Thursday, July 16, 2015

The Verbing of Nouns and Hats Off to Bill Watterson

The trend of taking nouns and transforming them into verbs was hot for a while, having bubbled up as business jargon as managers sought to workshop ideas and effort solutions. It is excruciating rhetoric that persists in some degree, but has also become a caricature of itself, so few serious business environments still propagate this kind of pompous doublespeak.

This is English though, and some of these words retain respect and even enjoy standardization, the premium example of which has additionally become the generic descriptor for all search engines, Google. Who hasn’t verbed Google? And yes, the word verbing is an example of verbing. Others that have become acceptable within my lifetime include plating (in restaurants) and accessing.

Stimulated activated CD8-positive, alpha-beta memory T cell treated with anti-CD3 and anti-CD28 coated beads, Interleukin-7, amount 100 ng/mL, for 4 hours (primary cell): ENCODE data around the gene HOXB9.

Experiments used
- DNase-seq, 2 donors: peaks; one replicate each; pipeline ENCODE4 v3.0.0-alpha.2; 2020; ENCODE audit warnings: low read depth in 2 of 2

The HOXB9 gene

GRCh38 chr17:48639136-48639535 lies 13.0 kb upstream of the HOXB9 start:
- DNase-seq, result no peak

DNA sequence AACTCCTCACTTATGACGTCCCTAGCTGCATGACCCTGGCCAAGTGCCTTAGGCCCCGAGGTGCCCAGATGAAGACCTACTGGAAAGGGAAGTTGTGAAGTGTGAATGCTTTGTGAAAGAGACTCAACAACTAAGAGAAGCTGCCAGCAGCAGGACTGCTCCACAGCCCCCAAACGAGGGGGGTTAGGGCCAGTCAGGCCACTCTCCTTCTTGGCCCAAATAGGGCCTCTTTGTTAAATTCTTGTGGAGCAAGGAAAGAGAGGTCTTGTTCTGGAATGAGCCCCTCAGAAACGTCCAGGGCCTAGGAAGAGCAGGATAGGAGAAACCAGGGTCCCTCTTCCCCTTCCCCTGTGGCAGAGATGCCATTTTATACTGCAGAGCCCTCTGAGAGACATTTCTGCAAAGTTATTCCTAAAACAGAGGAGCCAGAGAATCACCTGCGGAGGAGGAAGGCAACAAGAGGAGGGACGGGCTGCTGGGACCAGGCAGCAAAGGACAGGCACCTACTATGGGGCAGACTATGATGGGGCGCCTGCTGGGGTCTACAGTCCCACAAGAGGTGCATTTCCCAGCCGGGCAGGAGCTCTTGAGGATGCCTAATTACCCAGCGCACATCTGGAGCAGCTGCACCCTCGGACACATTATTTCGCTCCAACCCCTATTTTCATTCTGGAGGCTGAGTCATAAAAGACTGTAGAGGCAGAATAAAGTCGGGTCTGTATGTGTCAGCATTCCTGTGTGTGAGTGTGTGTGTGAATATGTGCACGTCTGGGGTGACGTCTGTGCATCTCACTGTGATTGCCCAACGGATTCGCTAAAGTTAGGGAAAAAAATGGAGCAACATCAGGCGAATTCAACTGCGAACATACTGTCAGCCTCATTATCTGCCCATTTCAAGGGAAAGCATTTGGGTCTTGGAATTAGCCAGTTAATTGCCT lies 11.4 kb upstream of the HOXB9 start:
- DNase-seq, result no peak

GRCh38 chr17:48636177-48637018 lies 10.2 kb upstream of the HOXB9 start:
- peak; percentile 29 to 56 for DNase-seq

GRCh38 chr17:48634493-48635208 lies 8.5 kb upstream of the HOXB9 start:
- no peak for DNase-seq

Not all nouns that have slipped past the gatekeepers and have successfully become verbs in recent memory are as charming, including impact and dialog. Both are in the dictionary as verbs, so the damage has already been done. The most horrific verbed nouns though are born of haphazard gerund creation, words like actioning, solutioning, and the worst I’ve heard lately, clienting. Sadly, incentivizing has made the cut and is now a word.

As is often the case, Bill Watterson's Calvin said it best: "Verbing weirds language."